This type of fibula, used to fasten a cloak around the neck, became part of the standard insignia of military personnel during the third century A.D. This example is inscribed in Latin on the bow: HERCVLI AVGVSTE SEMPER VINCAS (May you always be victorious, Hercules Augustus!); the titles probably refer to the tetrarch Maximian, who styled himself as Hercules. The brooch would have been made at an imperial workshop and presented as a gift to a senior member of the imperial staff.
Use your arrow keys to navigate the tabs below, and your tab key to choose an item
Title:Gold crossbow fibula (brooch)
Period:Late Imperial, Tetrarchic
Date:286–305 CE or 306/7–308/9
Dimensions:2 1/8 in., 1.855oz. (5.4 cm, 52.6g)
Classification:Gold and Silver
Credit Line:Purchase by subscription, 1895
Inscription: inscribed: "HERCVLI AVGVSTE SEMPER VINCAS'
Said to be from Arretium (modern Arezzo, Italy)
Instituto di Corrispondenza Archeologica. 1867. Bullettino dell'Instituto di Corrispondenza Archeologica, VI–VII: p. 135.
Instituto di Corrispondenza Archeologica. 1868. Bullettino dell'Instituto di Corrispondenza Archeologica, : pp. 25–30.
Bormann, Eugen. 1901. Inscriptiones Aemiliae, Etruriae, Umbriae Latinae / consilio et auctoritate Academiae Litterarum Regiae Borussicae, Corpus Inscriptionum Latinarum, v.11, pt.2:1. no. 6711.1, p. 1171, Berolini: G. Reimerum.
Oliver, Andrew Jr. 1966. "Greek, Roman, and Etruscan Jewelry." Bulletin of the Metropolitan Museum of Art, 24(9): pp. 283–84, fig. 31.
Noll, Rudolf. 1974. "Eine Goldene 'Kaiserfibel' aus Niederemmel vom Jahre 316." Bonner Jahrbücher, Vol. 174: no. B2, p. 232.
Noll, Rudolf. 1976. "Zur Goldenen 'Kaiserfibel' Arrezo (ehemals in Florenz)." Bonner Jahrbücher, Vol. 176: pp. 179–81, figs. 1–2.
Weitzmann, Kurt. 1979. Age of Spirituality: Late Antique and Early Christian Art, Third to Seventh Century no. 275, pp. 302–3, New York: The Metropolitan Museum of Art.
Higgins, Reynold. 1980. Greek and Roman Jewellery, 2nd ed.. p. 185, pl. 163b, Berkeley: University of California Press.
Metropolitan Museum of Art. 1987. Greece and Rome. no. 121, p. 154, New York: The Metropolitan Museum of Art.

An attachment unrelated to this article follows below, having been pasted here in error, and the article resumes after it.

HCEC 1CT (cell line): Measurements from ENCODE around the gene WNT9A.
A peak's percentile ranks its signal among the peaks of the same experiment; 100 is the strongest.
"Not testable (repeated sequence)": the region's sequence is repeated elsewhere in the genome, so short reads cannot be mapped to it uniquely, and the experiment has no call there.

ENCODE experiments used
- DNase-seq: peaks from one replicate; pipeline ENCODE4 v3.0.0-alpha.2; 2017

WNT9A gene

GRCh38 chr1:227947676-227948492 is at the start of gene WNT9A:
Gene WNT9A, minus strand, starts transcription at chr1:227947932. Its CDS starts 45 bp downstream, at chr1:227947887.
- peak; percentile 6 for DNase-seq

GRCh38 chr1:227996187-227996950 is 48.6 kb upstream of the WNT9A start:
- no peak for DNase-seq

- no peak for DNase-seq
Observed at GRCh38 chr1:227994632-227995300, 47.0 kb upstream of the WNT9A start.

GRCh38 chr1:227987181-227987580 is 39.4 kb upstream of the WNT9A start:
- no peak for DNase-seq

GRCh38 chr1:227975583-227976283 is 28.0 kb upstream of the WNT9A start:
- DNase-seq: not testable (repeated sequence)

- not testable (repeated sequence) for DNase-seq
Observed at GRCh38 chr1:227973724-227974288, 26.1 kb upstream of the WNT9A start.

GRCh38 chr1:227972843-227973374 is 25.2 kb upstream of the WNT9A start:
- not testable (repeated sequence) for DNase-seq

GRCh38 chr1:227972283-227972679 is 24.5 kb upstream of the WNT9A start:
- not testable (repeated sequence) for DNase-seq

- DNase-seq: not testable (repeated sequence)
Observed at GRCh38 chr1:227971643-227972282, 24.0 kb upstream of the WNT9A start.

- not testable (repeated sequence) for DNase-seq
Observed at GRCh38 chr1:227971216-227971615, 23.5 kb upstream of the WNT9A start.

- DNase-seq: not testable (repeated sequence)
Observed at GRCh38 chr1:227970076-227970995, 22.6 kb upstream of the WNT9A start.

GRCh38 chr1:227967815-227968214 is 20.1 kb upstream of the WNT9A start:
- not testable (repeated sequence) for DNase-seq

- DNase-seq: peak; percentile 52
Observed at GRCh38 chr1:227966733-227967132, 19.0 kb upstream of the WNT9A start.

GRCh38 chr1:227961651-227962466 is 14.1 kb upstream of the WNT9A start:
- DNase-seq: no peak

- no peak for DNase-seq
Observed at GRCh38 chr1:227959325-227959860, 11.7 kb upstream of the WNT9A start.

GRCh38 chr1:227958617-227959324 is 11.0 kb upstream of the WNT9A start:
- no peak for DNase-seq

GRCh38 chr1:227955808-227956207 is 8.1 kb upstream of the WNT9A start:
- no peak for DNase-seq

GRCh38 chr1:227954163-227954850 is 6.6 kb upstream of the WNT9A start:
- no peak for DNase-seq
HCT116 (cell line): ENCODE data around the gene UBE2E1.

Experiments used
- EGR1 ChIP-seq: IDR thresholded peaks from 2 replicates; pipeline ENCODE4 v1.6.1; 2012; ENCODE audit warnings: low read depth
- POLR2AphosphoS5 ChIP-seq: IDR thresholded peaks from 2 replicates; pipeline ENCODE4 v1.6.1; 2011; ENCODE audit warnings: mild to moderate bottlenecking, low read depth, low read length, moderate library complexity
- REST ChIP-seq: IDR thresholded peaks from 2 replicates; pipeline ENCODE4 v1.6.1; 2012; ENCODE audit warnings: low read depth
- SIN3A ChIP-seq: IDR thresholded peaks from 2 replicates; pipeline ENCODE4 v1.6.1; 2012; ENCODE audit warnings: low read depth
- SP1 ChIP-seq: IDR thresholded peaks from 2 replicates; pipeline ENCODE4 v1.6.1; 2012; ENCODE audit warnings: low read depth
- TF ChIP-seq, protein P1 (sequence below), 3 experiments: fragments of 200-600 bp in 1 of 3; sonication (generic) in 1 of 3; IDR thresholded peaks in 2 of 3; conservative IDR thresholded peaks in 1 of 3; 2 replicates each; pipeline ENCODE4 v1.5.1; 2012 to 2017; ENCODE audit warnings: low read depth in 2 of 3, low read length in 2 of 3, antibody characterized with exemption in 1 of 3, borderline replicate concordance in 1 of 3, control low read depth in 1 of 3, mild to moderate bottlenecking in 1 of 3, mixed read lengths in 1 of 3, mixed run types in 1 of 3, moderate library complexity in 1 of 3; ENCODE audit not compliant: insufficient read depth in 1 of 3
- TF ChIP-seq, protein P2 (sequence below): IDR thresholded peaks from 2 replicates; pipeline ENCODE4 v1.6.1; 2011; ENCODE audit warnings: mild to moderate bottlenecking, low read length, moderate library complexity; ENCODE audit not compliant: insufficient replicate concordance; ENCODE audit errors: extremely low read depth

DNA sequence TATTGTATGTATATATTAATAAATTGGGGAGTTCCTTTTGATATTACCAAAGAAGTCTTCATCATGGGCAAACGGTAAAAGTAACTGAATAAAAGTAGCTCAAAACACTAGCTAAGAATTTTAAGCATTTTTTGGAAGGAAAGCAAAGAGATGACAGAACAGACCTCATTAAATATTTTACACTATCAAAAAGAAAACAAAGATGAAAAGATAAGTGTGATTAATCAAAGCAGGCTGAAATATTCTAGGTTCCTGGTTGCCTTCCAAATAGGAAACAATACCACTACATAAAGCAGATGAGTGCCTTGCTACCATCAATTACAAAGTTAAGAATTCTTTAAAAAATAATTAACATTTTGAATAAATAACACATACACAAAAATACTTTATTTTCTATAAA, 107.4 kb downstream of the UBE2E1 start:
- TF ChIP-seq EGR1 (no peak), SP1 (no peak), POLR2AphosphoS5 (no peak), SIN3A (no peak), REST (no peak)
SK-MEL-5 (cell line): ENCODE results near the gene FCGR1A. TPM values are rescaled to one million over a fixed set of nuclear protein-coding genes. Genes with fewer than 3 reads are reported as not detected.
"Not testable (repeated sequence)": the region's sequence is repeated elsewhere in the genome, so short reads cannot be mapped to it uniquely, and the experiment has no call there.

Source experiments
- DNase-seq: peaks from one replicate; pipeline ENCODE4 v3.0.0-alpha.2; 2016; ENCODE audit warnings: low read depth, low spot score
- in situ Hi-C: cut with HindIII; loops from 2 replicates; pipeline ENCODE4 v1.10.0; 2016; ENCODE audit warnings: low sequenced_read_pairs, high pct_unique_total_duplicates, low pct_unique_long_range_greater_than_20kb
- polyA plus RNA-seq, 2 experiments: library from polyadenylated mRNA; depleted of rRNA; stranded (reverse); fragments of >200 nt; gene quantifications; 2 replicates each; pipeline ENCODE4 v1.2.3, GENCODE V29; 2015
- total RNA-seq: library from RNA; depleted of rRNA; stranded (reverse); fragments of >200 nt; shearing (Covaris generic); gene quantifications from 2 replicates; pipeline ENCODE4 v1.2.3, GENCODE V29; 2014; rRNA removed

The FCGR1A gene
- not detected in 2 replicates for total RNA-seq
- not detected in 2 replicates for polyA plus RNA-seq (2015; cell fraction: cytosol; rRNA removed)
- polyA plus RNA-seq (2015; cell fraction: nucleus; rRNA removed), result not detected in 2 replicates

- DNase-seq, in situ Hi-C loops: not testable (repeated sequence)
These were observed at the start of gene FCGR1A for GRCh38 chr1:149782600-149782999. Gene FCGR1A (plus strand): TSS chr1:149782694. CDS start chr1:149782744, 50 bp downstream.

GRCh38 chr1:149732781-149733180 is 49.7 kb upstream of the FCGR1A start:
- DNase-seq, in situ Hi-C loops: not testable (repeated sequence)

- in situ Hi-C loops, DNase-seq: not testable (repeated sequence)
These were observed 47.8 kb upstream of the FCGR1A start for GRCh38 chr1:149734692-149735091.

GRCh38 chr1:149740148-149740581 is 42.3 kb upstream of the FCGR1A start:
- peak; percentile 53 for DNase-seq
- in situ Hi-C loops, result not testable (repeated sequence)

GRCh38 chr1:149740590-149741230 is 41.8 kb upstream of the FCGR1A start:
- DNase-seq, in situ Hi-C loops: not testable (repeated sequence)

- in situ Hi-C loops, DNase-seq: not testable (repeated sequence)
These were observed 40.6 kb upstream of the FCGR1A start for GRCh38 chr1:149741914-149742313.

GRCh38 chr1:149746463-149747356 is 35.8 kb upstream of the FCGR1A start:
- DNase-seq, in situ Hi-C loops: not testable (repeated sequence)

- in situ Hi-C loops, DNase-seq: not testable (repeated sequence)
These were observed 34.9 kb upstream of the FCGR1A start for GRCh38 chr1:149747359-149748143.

Johansen, Ida Malte. 1994. "Rings, Fibulae and Buckles with Imperial Portraits and Inscriptions." Journal of Roman Archaeology, 7: p. 227 n. 25.
Deppert-Lippitz, Barbara. 2000. "A Late Antique Crossbow Fibula in The Metropolitan Museum of Art." Metropolitan Museum Journal, 35: no. 3, pp. 46, 48–49, figs. 9a, b.
Picón, Carlos A. 2007. Art of the Classical World in the Metropolitan Museum of Art: Greece, Cyprus, Etruria, Rome no. 475, pp. 405, 499, New York: The Metropolitan Museum of Art.
Campbell, Virginia L. 2017. Ancient Rome. p. 241, New York: Thames and Hudson.
Zanker, Paul, Seán Hemingway, Christopher S. Lightfoot, and Joan R. Mertens. 2019. Roman Art : A Guide through the Metropolitan Museum of Art's Collection. no. 93, pp. 181, 207, New York: Scala Publishers.
The Met Collection API is where all makers, creators, researchers, and dreamers can connect to the most up-to-date data and public domain images for The Met collection. Open Access data and public domain images are available for unrestricted commercial and noncommercial use without permission or fee.
We continue to research and examine historical and cultural context for objects in The Met collection. If you have comments or questions about this object record, please complete and submit this form. The Museum looks forward to receiving your comments.
The Museum's collection of Greek and Roman art comprises more than 30,000 works ranging in date from the Neolithic period to the time of the Roman emperor Constantine's conversion to Christianity in A.D. 312.